As an analyst there are some articles that after you read them you say to yourself, "I wish I'd written that one". One such article appeared in the February 23rd edition of the WSJ's "Review & Outlook" section and was entitled "Obama's Dividend Assault".
Essentially, the article addresses President Obama's 2013 budget proposal that recommends raising the taxes on qualified dividends for couples earning over $250,000 from its current 15% tax rate to the higher personal income tax rate of 39.4%.
It Gets Worse: The article goes on further to state that if you assumed a 35% corporate tax, add in the planned phase-out of deductions and exemption, a 3.8% tax surcharge for ObamaCare on top of the 41.0% projected personal tax rate (44.8%), that the pre-tax income that generated that dividend would be taxed at 64.1%. Therefore, a corporation would have to generate $278.55 in earnings so an investor could receive $100 dividend payment.
Retirees Suffer: The article cites that according to IRS data, three-quarters of the dividend recipients are retirees and near-retirees (over 55) who depend on such dividend income to pay for the necessities of life.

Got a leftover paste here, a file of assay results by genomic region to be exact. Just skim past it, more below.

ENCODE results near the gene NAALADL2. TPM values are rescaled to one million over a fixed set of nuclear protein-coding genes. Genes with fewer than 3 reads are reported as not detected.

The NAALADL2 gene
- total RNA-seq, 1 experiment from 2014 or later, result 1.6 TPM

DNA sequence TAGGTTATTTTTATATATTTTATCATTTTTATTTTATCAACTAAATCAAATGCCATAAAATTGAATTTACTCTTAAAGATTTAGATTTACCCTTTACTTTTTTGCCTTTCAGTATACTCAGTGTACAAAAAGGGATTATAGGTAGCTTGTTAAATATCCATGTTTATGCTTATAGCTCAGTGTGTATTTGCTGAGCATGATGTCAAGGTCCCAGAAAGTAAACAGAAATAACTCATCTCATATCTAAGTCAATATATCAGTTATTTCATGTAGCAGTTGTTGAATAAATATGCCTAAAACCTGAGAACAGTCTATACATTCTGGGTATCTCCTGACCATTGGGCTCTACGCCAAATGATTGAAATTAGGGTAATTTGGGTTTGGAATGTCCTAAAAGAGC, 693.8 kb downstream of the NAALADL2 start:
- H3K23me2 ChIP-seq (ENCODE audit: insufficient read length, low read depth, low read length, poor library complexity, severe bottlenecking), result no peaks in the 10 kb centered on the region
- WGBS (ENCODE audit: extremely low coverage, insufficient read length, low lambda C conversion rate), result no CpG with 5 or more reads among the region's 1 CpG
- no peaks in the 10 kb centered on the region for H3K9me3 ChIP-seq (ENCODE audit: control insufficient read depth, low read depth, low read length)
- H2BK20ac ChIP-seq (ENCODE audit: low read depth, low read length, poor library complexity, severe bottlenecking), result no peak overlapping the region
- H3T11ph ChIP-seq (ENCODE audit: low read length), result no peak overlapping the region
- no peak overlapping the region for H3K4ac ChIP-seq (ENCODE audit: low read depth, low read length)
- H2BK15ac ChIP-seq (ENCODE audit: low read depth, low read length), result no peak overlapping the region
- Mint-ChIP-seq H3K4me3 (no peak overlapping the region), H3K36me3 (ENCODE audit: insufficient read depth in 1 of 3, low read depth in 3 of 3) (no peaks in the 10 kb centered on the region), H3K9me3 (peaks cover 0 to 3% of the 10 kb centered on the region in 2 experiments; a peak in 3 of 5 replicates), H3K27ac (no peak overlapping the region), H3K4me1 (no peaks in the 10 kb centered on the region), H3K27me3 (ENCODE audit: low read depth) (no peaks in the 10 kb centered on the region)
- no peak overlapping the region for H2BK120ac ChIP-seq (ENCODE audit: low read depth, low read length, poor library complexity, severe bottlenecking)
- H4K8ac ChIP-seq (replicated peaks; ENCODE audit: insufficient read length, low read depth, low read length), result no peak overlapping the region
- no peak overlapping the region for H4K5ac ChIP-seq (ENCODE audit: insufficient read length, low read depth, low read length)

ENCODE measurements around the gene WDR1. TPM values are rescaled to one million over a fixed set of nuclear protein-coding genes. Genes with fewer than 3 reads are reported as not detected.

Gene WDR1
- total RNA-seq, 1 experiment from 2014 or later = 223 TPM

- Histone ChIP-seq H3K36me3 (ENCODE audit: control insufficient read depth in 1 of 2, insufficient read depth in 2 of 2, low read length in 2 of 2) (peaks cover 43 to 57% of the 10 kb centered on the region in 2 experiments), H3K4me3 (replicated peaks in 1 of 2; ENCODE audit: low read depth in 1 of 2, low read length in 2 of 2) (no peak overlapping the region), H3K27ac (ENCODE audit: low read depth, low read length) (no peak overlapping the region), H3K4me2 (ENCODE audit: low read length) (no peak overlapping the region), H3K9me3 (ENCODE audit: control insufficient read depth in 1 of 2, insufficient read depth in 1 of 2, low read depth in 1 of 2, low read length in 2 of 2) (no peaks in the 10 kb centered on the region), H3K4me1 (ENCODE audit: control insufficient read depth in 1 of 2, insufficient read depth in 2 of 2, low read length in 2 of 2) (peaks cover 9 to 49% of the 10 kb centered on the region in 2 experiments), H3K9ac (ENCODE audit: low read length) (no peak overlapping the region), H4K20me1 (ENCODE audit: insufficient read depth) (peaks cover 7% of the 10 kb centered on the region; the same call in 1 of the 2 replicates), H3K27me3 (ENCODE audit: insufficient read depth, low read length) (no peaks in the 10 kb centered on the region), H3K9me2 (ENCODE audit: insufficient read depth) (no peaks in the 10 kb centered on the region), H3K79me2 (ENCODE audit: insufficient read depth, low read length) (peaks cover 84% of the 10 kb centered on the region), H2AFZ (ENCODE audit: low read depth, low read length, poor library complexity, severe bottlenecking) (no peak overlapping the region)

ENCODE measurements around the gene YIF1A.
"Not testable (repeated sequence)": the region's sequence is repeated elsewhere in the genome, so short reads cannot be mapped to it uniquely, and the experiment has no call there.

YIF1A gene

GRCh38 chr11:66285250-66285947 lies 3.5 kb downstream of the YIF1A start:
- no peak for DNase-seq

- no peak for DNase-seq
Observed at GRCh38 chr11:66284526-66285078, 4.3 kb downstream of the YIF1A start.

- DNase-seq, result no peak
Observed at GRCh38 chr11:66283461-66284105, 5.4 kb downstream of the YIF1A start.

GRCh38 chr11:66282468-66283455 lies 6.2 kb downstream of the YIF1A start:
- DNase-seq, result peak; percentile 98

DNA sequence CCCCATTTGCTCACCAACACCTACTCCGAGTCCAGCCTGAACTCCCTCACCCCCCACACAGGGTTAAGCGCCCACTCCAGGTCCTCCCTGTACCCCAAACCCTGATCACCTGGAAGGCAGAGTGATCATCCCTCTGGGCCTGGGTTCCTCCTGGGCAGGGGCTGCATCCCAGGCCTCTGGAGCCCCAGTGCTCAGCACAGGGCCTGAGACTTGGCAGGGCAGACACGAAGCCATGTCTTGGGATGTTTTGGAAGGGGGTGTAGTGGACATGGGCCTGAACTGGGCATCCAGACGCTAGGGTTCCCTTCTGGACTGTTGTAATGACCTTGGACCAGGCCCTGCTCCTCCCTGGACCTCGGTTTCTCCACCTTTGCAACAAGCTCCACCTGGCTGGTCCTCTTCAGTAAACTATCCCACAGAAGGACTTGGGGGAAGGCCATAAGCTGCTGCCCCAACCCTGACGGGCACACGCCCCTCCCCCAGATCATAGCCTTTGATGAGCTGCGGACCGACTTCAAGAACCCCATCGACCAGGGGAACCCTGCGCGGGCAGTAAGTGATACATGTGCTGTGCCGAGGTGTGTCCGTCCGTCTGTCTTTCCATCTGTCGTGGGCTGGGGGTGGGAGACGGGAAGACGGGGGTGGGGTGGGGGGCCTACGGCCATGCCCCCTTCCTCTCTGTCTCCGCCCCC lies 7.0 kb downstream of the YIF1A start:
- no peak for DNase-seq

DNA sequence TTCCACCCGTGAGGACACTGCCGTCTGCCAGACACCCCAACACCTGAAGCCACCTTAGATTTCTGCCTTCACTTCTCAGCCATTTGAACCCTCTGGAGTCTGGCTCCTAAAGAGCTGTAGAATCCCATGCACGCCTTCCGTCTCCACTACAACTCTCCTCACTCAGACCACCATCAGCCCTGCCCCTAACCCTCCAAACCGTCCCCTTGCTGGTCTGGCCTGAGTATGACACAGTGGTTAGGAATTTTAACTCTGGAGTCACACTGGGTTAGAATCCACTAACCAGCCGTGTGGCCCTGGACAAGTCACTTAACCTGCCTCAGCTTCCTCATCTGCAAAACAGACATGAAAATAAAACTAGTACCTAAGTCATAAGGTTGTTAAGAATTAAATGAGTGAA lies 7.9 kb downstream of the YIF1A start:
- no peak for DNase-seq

They have already been "socked" with low interest rates on bank CDs and money market funds due to the artificially low interest rates set to bail out the bankers, and now they are being "knocked out" by confiscatory taxes on dividends.
"Let Me Count the Ways": This action is counterproductive in so many ways that space limits the recital. Historically, dividends have been approximately 50% of the return on investments-and those stocks, over the long-term, perform better than non-dividend paying stocks. In addition, paying dividends is a discipline on corporate management with regards to cash flow transparency, and it prevents management from buying in stock so they can excessively award themselves stock options.
Simple Physics: Newton's Third Law of Motion is: "For every action there is an equal and opposite reaction." The imposition of such a confiscatory tax law on dividends would have the impact of corporations not paying dividends. Therefore, the federal government would not collect the estimated revenues and would distort the flow of capital by creating an unequal tax rate for capital gains versus dividends.
Gresham's Law Applied to Economic Policy: If there is a corollary to Gresham's law that "bad money drives out good", then can bad policy drive out good policy? That proposition would make one question the rest of the administration's economic policy based upon this uninformed dividend proposal.